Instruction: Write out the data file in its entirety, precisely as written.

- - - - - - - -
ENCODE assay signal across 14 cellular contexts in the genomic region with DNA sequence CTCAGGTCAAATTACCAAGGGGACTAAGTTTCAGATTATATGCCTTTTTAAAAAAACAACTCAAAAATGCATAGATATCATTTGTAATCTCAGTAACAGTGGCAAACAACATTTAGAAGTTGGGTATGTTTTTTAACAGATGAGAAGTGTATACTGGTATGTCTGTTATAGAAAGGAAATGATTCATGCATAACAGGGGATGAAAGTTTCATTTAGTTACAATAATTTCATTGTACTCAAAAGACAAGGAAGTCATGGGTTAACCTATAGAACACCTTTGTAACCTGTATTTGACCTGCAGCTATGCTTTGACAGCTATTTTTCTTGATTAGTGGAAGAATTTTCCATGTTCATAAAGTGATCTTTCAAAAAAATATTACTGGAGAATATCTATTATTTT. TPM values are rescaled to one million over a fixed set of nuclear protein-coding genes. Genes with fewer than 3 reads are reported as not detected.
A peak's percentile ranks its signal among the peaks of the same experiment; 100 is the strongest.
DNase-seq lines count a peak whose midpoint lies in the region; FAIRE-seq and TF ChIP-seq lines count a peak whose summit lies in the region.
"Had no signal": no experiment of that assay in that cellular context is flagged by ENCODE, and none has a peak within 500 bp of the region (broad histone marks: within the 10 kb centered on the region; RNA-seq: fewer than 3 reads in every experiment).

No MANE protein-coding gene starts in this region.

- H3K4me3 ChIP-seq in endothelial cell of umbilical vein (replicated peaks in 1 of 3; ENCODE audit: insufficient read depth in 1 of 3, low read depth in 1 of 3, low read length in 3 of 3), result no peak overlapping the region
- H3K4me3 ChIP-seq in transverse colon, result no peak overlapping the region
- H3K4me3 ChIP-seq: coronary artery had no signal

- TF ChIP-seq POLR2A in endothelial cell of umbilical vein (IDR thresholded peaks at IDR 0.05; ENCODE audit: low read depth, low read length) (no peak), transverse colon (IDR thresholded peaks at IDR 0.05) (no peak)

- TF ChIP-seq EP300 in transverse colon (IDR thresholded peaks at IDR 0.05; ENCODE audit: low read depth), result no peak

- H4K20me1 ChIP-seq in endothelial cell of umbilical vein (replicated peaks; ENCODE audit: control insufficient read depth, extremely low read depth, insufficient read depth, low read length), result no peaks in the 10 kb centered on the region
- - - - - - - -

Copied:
ENCODE assay signal across 14 cellular contexts in the genomic region with DNA sequence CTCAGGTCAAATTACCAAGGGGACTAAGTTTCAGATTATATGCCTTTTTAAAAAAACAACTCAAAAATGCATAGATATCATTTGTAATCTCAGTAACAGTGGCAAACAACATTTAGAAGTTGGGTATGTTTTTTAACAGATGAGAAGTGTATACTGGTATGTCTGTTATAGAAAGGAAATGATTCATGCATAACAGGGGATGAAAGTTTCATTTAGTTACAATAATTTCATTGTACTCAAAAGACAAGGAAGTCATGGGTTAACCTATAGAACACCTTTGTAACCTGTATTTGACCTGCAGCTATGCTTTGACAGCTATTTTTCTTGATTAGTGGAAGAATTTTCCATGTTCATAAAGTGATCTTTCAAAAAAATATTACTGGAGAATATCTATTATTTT. TPM values are rescaled to one million over a fixed set of nuclear protein-coding genes. Genes with fewer than 3 reads are reported as not detected.
A peak's percentile ranks its signal among the peaks of the same experiment; 100 is the strongest.
DNase-seq lines count a peak whose midpoint lies in the region; FAIRE-seq and TF ChIP-seq lines count a peak whose summit lies in the region.
"Had no signal": no experiment of that assay in that cellular context is flagged by ENCODE, and none has a peak within 500 bp of the region (broad histone marks: within the 10 kb centered on the region; RNA-seq: fewer than 3 reads in every experiment).

No MANE protein-coding gene starts in this region.

- H3K4me3 ChIP-seq in endothelial cell of umbilical vein (replicated peaks in 1 of 3; ENCODE audit: insufficient read depth in 1 of 3, low read depth in 1 of 3, low read length in 3 of 3), result no peak overlapping the region
- H3K4me3 ChIP-seq in transverse colon, result no peak overlapping the region
- H3K4me3 ChIP-seq: coronary artery had no signal

- TF ChIP-seq POLR2A in endothelial cell of umbilical vein (IDR thresholded peaks at IDR 0.05; ENCODE audit: low read depth, low read length) (no peak), transverse colon (IDR thresholded peaks at IDR 0.05) (no peak)

- TF ChIP-seq EP300 in transverse colon (IDR thresholded peaks at IDR 0.05; ENCODE audit: low read depth), result no peak

- H4K20me1 ChIP-seq in endothelial cell of umbilical vein (replicated peaks; ENCODE audit: control insufficient read depth, extremely low read depth, insufficient read depth, low read length), result no peaks in the 10 kb centered on the region